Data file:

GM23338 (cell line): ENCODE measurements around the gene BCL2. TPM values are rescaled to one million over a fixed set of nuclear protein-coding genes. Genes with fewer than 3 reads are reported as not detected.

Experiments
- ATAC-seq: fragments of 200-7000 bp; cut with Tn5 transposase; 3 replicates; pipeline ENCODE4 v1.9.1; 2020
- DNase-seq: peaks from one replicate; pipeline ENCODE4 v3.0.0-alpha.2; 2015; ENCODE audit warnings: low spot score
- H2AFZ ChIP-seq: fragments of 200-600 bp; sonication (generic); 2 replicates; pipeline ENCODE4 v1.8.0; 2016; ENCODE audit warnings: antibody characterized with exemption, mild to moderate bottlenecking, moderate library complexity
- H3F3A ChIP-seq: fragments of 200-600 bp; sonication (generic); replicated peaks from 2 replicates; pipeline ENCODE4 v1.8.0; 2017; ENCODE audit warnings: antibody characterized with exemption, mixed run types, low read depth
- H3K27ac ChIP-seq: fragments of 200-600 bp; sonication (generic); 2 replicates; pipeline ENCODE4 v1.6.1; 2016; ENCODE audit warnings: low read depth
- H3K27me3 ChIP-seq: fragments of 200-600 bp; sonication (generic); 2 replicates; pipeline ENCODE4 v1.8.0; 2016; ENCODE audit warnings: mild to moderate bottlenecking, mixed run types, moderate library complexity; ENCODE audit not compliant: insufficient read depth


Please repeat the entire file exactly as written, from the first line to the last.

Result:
GM23338 (cell line): ENCODE measurements around the gene BCL2. TPM values are rescaled to one million over a fixed set of nuclear protein-coding genes. Genes with fewer than 3 reads are reported as not detected.

Experiments
- ATAC-seq: fragments of 200-7000 bp; cut with Tn5 transposase; 3 replicates; pipeline ENCODE4 v1.9.1; 2020
- DNase-seq: peaks from one replicate; pipeline ENCODE4 v3.0.0-alpha.2; 2015; ENCODE audit warnings: low spot score
- H2AFZ ChIP-seq: fragments of 200-600 bp; sonication (generic); 2 replicates; pipeline ENCODE4 v1.8.0; 2016; ENCODE audit warnings: antibody characterized with exemption, mild to moderate bottlenecking, moderate library complexity
- H3F3A ChIP-seq: fragments of 200-600 bp; sonication (generic); replicated peaks from 2 replicates; pipeline ENCODE4 v1.8.0; 2017; ENCODE audit warnings: antibody characterized with exemption, mixed run types, low read depth
- H3K27ac ChIP-seq: fragments of 200-600 bp; sonication (generic); 2 replicates; pipeline ENCODE4 v1.6.1; 2016; ENCODE audit warnings: low read depth
- H3K27me3 ChIP-seq: fragments of 200-600 bp; sonication (generic); 2 replicates; pipeline ENCODE4 v1.8.0; 2016; ENCODE audit warnings: mild to moderate bottlenecking, mixed run types, moderate library complexity; ENCODE audit not compliant: insufficient read depth